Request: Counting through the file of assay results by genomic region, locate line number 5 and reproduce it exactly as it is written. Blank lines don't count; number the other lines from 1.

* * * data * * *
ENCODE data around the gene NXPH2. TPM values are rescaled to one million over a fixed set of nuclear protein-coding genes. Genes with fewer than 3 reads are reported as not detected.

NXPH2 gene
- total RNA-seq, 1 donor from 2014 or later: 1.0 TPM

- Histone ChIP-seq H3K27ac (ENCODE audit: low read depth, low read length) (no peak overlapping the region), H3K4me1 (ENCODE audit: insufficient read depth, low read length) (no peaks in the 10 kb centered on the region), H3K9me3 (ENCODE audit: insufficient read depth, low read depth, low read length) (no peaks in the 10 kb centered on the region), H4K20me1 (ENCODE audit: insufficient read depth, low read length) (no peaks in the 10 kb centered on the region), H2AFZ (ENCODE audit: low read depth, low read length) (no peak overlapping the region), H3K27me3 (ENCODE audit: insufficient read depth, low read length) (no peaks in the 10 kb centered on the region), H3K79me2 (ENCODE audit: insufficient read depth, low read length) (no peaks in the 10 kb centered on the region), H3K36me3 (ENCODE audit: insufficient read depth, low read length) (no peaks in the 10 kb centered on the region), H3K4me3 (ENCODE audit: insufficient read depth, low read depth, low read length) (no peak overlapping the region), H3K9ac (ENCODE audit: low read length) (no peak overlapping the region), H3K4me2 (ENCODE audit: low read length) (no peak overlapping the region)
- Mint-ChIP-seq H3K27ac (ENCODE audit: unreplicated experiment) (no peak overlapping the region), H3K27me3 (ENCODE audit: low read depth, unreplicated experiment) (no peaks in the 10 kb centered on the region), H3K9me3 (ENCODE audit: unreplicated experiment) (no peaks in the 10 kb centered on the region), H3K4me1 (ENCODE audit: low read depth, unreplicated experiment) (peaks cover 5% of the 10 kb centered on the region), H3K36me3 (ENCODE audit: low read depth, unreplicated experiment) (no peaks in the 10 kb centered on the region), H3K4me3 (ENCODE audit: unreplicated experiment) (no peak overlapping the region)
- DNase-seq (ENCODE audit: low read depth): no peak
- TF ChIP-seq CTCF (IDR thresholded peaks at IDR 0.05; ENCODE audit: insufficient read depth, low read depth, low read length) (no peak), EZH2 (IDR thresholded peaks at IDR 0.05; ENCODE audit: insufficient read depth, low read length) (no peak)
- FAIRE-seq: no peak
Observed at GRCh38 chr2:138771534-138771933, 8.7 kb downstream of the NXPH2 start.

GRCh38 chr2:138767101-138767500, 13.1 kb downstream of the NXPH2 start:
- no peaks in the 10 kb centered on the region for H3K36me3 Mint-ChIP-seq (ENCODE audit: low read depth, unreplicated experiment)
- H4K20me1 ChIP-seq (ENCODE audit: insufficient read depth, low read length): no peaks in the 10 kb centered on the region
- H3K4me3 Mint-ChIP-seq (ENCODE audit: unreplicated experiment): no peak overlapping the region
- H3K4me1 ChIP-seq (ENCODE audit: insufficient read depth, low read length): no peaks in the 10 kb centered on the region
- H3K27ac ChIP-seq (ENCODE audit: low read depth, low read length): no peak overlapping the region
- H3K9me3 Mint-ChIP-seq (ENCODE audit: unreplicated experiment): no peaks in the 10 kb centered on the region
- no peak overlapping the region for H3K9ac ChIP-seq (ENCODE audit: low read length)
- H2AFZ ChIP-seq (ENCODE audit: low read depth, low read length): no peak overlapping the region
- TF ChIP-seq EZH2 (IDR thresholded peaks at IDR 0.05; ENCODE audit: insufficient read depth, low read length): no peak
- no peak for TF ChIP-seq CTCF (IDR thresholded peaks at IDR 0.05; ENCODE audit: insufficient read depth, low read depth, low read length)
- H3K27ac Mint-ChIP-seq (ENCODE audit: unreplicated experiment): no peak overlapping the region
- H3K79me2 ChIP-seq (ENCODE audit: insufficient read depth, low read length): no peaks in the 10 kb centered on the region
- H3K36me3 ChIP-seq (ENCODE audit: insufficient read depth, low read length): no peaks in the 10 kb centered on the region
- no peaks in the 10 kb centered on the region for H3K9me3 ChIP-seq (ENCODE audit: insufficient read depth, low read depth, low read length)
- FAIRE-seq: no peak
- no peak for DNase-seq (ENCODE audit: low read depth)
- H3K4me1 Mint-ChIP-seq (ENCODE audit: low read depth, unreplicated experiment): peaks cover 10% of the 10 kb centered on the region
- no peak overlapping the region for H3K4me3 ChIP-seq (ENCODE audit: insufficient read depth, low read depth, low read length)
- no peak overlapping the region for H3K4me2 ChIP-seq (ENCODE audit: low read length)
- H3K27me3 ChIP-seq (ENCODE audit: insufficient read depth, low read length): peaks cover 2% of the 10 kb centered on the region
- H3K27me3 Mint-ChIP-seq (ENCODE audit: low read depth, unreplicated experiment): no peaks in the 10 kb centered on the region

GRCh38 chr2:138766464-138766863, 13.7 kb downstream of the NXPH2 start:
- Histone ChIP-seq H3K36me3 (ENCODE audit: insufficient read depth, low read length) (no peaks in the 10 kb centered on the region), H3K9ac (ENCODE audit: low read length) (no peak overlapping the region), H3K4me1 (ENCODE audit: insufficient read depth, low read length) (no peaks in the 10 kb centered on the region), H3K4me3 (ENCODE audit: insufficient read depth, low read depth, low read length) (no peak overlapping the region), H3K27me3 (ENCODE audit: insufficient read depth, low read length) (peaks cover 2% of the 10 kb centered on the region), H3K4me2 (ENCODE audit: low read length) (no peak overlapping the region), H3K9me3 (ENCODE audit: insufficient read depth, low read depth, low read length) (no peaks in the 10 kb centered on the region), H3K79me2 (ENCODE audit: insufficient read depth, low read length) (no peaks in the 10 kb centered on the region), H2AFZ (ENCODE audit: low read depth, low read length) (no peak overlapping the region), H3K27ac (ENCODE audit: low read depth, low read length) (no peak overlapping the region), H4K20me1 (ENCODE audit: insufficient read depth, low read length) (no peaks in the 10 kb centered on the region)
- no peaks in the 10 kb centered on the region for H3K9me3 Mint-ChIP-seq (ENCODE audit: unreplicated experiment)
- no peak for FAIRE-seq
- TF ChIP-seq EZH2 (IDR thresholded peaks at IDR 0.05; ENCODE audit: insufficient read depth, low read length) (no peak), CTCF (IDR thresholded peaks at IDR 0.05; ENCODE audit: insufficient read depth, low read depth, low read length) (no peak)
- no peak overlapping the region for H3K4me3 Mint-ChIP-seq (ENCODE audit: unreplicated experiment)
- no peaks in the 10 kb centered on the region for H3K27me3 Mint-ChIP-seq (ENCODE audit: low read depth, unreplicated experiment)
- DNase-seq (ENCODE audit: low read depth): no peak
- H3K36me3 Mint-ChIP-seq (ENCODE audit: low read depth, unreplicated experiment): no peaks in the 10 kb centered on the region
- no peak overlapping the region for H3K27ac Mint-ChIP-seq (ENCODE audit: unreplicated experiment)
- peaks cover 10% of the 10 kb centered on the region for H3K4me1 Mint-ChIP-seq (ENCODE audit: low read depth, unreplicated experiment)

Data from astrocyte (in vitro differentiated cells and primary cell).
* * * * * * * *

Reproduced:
- Mint-ChIP-seq H3K27ac (ENCODE audit: unreplicated experiment) (no peak overlapping the region), H3K27me3 (ENCODE audit: low read depth, unreplicated experiment) (no peaks in the 10 kb centered on the region), H3K9me3 (ENCODE audit: unreplicated experiment) (no peaks in the 10 kb centered on the region), H3K4me1 (ENCODE audit: low read depth, unreplicated experiment) (peaks cover 5% of the 10 kb centered on the region), H3K36me3 (ENCODE audit: low read depth, unreplicated experiment) (no peaks in the 10 kb centered on the region), H3K4me3 (ENCODE audit: unreplicated experiment) (no peak overlapping the region)